The Commerce Departments said Thursday that factory orders increased 3 percent in June, a solid rebound after declining in May and April. But the gains largely came from a massive 131 percent jump in orders for civilian aircraft, a category that can be volatile on a monthly basis.
U.S. manufacturing has been recovering from a slowdown in late 2015 caused by lower energy prices and a strong dollar that made American products more expensive overseas. Factories have responded with a relatively slight upturn in hiring. Manufacturers added a modest average of 8,833 jobs during the first six months of this year.
Excluding the transportation sector that includes aircraft, factory orders slipped 0.2 percent in June.Demand fell for computers and electronic products, while primary metals, machinery and motor vehicles eked out gains.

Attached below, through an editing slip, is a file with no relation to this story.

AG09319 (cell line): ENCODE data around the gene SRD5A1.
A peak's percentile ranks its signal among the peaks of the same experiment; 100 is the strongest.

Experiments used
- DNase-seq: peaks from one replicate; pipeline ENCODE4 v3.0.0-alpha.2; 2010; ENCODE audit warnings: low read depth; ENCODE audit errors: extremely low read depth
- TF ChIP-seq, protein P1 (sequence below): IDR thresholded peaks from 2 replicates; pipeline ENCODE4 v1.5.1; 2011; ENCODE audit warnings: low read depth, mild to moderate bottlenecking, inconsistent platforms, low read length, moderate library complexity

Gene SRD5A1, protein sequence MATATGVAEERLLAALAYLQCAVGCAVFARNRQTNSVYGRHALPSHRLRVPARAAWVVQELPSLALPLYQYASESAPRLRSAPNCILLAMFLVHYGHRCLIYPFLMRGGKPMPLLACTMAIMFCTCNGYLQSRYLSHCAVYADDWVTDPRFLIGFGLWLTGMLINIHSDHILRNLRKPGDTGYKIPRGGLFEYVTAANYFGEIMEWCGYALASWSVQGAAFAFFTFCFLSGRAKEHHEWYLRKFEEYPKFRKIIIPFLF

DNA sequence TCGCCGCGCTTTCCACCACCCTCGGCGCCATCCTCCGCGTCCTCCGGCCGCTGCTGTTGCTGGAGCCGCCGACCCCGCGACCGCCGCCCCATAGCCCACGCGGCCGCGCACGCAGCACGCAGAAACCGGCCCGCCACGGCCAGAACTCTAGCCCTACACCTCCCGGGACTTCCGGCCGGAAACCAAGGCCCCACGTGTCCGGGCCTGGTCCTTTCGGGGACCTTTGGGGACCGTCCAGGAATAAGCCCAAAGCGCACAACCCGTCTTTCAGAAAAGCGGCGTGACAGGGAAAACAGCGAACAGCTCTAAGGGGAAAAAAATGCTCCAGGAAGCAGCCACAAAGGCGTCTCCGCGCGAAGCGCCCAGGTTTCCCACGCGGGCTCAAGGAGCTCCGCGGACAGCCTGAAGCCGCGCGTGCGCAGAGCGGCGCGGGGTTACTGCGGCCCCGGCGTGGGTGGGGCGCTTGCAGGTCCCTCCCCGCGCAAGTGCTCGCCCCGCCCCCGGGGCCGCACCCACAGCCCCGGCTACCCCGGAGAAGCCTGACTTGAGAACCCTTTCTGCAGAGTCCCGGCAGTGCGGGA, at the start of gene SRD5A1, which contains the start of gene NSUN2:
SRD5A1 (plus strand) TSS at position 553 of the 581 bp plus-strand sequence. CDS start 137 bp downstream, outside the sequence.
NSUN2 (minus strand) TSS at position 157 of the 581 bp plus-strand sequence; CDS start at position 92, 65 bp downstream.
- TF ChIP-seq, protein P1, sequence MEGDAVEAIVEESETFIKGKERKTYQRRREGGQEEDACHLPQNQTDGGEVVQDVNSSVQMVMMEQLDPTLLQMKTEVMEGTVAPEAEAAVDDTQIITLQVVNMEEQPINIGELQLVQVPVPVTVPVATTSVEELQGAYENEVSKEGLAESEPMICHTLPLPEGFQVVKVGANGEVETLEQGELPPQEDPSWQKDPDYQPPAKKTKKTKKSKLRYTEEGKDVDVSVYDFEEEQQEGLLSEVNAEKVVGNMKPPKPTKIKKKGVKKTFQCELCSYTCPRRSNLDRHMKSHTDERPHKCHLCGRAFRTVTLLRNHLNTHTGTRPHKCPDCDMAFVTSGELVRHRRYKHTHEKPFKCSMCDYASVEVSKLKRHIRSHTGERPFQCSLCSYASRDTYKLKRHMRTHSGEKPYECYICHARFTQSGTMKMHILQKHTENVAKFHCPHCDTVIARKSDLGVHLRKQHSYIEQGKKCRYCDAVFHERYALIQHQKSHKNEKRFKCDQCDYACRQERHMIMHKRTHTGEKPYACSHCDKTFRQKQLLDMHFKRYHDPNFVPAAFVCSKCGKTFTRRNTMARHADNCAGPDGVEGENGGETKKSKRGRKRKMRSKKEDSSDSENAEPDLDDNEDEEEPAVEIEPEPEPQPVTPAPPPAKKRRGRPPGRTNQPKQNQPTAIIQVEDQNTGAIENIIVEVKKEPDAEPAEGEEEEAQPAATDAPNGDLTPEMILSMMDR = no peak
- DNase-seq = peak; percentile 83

Excluding the transportation sector that includes aircraft, factory orders slipped 0.2 percent in June.
Demand fell for computers and electronic products, while primary metals, machinery and motor vehicles eked out gains.
Other manufacturing indicators point to continued but cautious growth.
The Institute for Supply Management said Tuesday that its index of factory activity fell 1.5 points to 56.3 in July. Still, any reading above 50 signals that manufacturers are expanding.
Separately, the Federal Reserve said that factory production advanced 0.2 percent in June and 1.2 percent over the past 12 months.